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He was Dracula, Frankenstein's Monster, Bond Villian Francisco Scaramanga, Sherlock Holmes and Mycroft Holmes. He was Death and he was Lucifer. He was Count Dooku, Saruman and Lord Summerisle. He hunted Nazis and recorded heavy metal albums. He fluently spoke English, Italian, French, German and Spanish, while being "moderately proficient" in Sweedish, Russian and Greek and "conversational" in Mandarin Chinese.

He was Sir Christopher Lee, probably the greatest character actor of all time. Lee passed Sunday at Chelsea and Westminster Hospital in London, after being hospitalized for respiratory problems and heart failure at the age of 93.

A career that spanned nearly 70 years, began as one of his first film roles was an uncreditted part in Laurence Olivier's 1948 film version of Hamlet, as a spear carrier. The film also featured the film debut of a frequent Lee counterpart, Peter Cushing. In 1951, Lee secured a role in Captain Horatio Hornblower R.N. as a Spanish captain. He was cast when the director asked him if he could speak Spanish and fence, both of which he was able to do.

Lee played villains early in his career, his most notable early role being that of Dracula in a sequence of Hammer Horror films. Lee's first film for Hammer was 1957's The Curse of Frankenstein, in which he played Frankenstein's monster, with Peter Cushing as Baron Victor Frankenstein. It was the first film he and Cushing were credited together. They went on to appear in over twenty films together and became close friends. A year later, Lee co-starred with Boris Karloff in the film Corridors of Blood, but it was his appearance as Frankenstein's monster led to his portraying the Transylvanian vampire in the 1958 film Dracula. He would follow it with 1959's, Uncle Was a Vampire.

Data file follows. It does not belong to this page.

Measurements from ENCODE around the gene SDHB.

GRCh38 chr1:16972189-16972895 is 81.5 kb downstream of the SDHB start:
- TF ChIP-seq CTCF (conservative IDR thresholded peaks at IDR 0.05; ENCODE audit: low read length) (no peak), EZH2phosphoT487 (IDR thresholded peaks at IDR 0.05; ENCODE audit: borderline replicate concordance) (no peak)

Lee returned to the role of Dracula in Hammer's Dracula: Prince of Darkness in 1965. This performance is notable in that Lee had no lines, merely hissing his way through the film. There are several versions of this story, the most notable being that Lee himself stated that he refused to speak the poor dialogue he was given. Screenwriter Jimmy Sangster claims that the script did not contain any lines for the character. This film set the standard for most of the Dracula sequels (including Dracula Has Risen from the Grave, Taste the Blood of Dracula, Scars of Dracula, Dracula A.D. 1972 and The Satanic Rites of Dracula) in the sense that half the film's running time was spent on telling the story of Dracula's resurrection and the character's appearances were brief.

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Lee's work for Hammer left him feeling typcast by the horror genre. So, in 1977, Lee left England for America, concerned at being typecast as had friends Peter Cushing and Vincent Price. His first American film was the disaster film Airport '77. Lee then surprised many people with his willingness to go along with a joke, by appearing as guest host on NBC's Saturday Night Live in 1978. As a result of this appearance, Steven Spielberg cast him in the John Belushi comedy 1941. Lee turned down a role in the 1980 disaster spoof Airplane!, which was made around the same time, later calling that decision "a big mistake."